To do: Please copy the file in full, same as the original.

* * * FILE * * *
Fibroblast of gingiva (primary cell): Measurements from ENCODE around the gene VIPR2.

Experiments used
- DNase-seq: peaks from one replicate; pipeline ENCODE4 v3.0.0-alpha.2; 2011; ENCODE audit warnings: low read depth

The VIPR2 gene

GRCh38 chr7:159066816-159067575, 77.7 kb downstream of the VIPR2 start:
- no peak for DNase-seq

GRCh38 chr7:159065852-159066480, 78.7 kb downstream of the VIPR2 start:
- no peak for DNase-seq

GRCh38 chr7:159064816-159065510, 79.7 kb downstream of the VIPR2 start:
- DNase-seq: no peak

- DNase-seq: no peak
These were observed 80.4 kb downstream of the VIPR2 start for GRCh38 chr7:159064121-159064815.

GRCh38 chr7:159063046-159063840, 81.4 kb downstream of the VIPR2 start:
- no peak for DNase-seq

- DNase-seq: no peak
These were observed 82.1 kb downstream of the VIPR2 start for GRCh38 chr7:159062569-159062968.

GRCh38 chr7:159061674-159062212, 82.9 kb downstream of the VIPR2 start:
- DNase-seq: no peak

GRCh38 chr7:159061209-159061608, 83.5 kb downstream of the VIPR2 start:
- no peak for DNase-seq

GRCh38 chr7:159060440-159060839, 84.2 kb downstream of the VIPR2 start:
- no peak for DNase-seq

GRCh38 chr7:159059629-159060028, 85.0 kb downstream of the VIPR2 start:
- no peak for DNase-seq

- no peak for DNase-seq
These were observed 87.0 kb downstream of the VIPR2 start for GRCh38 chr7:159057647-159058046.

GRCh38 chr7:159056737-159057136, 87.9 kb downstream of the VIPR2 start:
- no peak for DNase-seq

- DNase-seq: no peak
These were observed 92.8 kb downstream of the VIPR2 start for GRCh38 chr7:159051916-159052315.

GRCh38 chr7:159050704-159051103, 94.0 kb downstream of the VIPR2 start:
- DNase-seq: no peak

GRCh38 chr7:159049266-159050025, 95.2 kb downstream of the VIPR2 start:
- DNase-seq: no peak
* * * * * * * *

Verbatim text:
Fibroblast of gingiva (primary cell): Measurements from ENCODE around the gene VIPR2.

Experiments used
- DNase-seq: peaks from one replicate; pipeline ENCODE4 v3.0.0-alpha.2; 2011; ENCODE audit warnings: low read depth

The VIPR2 gene

GRCh38 chr7:159066816-159067575, 77.7 kb downstream of the VIPR2 start:
- no peak for DNase-seq

GRCh38 chr7:159065852-159066480, 78.7 kb downstream of the VIPR2 start:
- no peak for DNase-seq

GRCh38 chr7:159064816-159065510, 79.7 kb downstream of the VIPR2 start:
- DNase-seq: no peak

- DNase-seq: no peak
These were observed 80.4 kb downstream of the VIPR2 start for GRCh38 chr7:159064121-159064815.

GRCh38 chr7:159063046-159063840, 81.4 kb downstream of the VIPR2 start:
- no peak for DNase-seq

- DNase-seq: no peak
These were observed 82.1 kb downstream of the VIPR2 start for GRCh38 chr7:159062569-159062968.

GRCh38 chr7:159061674-159062212, 82.9 kb downstream of the VIPR2 start:
- DNase-seq: no peak

GRCh38 chr7:159061209-159061608, 83.5 kb downstream of the VIPR2 start:
- no peak for DNase-seq

GRCh38 chr7:159060440-159060839, 84.2 kb downstream of the VIPR2 start:
- no peak for DNase-seq

GRCh38 chr7:159059629-159060028, 85.0 kb downstream of the VIPR2 start:
- no peak for DNase-seq

- no peak for DNase-seq
These were observed 87.0 kb downstream of the VIPR2 start for GRCh38 chr7:159057647-159058046.

GRCh38 chr7:159056737-159057136, 87.9 kb downstream of the VIPR2 start:
- no peak for DNase-seq

- DNase-seq: no peak
These were observed 92.8 kb downstream of the VIPR2 start for GRCh38 chr7:159051916-159052315.

GRCh38 chr7:159050704-159051103, 94.0 kb downstream of the VIPR2 start:
- DNase-seq: no peak

GRCh38 chr7:159049266-159050025, 95.2 kb downstream of the VIPR2 start:
- DNase-seq: no peak